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Prince wins Oregon Amateur

The Lakeridge graduate reaches the final for the second year in a row and claims this years championship


by: OGA - Kendall Prince, right, holds the trophy she won at this year's Oregon Amateur next to mens' winner Nick Chianello. The Oregon Amateur has usually been an event that didn't fit into Lakeridge graduate Kendall Prince's summer schedule of tournaments. However, after playing in the annual event for the past two years, it may become one of her favorites.

For the second year in a row, Prince made it to the finals of the long tournament which features a combination of stroke and match play. And, after finishing as the runner-up last year, she took home the championship recently in Eugene.

Prince's game has been steadily rounding back into shape this summer after a bout with mono. The illness sapped some of her strength but, heading into the Oregon Am, she felt close to 100%.

It showed early on as she posted strong scores in the stroke play portion of the event, finishing in a tie for the second lowest score over two days.

“I knew there were some tough birdie holes so, strategically I just played to the center of the green and then attacked a few pins,” Prince said.

That gave her an advantageous seed. Prince, the No. 3 seed in the 32-woman bracket, cruised in her opening two matches, winning them 3 and 2 and 7 and 6 respectively.

In the quarterfinals, she played a back-and-forth match against the No. 6 seed, eventually birdying the 17th hole to give her a 2 and 1 victory.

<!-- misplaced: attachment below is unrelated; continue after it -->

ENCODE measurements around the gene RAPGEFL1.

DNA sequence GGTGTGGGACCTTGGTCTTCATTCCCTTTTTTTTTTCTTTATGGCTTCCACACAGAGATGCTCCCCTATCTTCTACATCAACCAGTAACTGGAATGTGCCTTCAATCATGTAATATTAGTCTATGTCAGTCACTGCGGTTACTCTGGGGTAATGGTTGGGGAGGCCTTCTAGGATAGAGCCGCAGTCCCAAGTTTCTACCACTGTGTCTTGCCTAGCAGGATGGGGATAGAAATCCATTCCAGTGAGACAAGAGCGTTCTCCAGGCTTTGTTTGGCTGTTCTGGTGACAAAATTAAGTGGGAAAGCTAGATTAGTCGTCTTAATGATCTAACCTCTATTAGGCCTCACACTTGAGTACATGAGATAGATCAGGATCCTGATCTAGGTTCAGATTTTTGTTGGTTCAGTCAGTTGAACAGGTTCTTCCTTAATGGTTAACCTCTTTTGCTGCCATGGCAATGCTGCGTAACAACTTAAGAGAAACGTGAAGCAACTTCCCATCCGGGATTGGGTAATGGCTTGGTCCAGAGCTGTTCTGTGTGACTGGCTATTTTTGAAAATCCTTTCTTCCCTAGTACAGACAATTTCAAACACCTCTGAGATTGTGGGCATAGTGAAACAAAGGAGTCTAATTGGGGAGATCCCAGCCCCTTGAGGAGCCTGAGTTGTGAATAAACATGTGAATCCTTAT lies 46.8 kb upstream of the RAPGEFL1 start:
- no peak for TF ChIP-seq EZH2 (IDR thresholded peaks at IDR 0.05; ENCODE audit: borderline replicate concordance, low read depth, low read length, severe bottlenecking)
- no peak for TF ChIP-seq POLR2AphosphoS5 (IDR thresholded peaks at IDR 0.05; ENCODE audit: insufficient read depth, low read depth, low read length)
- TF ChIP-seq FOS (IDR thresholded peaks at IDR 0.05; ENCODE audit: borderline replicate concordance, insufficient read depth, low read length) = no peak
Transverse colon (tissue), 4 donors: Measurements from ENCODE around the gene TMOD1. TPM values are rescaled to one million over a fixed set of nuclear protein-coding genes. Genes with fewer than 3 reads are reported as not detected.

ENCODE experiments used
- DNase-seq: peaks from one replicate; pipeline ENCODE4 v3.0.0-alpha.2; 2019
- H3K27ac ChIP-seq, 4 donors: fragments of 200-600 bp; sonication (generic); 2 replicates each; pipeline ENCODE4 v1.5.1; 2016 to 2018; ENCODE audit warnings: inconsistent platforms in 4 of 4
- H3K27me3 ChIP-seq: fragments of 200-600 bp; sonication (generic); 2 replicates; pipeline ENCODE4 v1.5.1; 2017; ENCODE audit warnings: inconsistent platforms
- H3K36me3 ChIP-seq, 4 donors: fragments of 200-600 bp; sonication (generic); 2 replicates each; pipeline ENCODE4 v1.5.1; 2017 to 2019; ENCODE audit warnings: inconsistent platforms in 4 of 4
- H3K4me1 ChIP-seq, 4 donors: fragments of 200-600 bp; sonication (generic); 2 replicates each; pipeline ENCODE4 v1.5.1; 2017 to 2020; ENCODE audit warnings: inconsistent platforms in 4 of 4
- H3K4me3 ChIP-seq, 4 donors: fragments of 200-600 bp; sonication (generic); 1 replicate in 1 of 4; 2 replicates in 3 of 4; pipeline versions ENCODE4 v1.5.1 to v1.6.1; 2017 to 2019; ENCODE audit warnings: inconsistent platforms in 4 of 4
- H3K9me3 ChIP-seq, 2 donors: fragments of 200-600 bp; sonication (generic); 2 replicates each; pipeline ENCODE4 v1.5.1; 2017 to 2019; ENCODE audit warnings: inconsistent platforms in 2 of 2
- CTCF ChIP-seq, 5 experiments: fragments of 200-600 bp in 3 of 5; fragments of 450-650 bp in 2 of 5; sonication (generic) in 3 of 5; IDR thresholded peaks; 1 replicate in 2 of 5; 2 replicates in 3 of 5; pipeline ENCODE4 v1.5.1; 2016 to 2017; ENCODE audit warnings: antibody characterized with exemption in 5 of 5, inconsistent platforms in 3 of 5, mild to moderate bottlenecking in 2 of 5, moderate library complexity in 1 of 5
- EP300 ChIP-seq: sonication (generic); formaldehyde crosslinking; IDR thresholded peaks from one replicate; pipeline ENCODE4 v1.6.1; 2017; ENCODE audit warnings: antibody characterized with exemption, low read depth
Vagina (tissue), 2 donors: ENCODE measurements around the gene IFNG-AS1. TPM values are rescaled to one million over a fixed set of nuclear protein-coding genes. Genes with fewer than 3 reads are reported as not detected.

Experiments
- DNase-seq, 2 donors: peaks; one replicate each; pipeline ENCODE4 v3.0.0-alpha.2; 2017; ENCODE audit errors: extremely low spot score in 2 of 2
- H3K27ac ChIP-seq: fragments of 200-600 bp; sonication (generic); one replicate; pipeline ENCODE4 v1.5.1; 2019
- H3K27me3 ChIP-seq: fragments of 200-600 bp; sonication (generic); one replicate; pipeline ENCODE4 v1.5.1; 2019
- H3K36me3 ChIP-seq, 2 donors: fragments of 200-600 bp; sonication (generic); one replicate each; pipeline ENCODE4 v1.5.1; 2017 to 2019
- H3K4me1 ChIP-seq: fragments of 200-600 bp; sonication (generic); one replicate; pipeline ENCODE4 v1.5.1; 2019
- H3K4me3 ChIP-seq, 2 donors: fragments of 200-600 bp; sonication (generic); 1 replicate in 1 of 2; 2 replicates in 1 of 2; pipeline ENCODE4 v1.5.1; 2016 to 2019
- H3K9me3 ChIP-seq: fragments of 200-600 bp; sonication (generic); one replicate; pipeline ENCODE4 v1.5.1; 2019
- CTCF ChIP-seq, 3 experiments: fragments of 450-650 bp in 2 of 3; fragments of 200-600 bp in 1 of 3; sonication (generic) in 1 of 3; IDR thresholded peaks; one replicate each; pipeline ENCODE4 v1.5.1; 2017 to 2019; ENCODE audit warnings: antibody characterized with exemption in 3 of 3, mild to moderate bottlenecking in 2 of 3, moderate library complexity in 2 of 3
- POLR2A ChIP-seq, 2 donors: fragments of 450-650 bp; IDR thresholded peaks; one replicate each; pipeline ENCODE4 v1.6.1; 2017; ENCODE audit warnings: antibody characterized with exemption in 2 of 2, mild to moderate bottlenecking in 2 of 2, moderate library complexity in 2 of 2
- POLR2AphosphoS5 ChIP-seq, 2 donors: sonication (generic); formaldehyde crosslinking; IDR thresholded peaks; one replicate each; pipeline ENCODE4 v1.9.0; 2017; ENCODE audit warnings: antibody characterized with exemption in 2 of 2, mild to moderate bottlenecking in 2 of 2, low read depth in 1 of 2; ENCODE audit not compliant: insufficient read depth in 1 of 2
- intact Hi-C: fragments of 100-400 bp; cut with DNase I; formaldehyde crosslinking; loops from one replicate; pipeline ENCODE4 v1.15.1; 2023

That would become something of a theme for Prince.

In the semifinals, against the No. 3 seed Monica Vaughn, Prince jumped out to a three-hole advantage through the front nine.

She then saw that lead cut to just one after Vaughn birdied the 16th hole. Prince rallied with another birdie at 17 to seal the victory.

In the final, Prince took on Beaverton phenom Gigi Stoll. Prince continued her steady play, rarely finding trouble and getting some consistency out of her putter.

“I really had the speed of the greens down well and that's the hardest thing about that course so it made it easier to focus and I could be a little more aggressive,” Prince said.

Prince held a slim lead for most of the 36-hole final and, again, it was a birdie on the 17th hole which clinched a 3 and 1 victory.

“I hit my wedges really well which is probably the strongest part of my game right now. I stuck it to a foot (on hole 17) twice. The 16th hole is a short par 5 that was reachable for a lot of players and I knew they would birdie it so I had to get it back on 17,” Prince said.

It was a big win for Prince who fell in the final match to Lake Oswego's Amy Beth Simanton last year.

It was also a victory that kick-started what has been a terrific run this summer. Prince would qualify for the US Amateur in South Carolina and then, at the PNGA Women's Amateur, she broke the course record with a stellar 67.

Prince is coming off a solid year at the University of Arizona as well. The Wildcats finished eighth at nationals and Prince is looking forward to helping the team next year.

“I love it. The coaches are awesome and it's so nice to be able to practice year round when it's warm,” Prince said.



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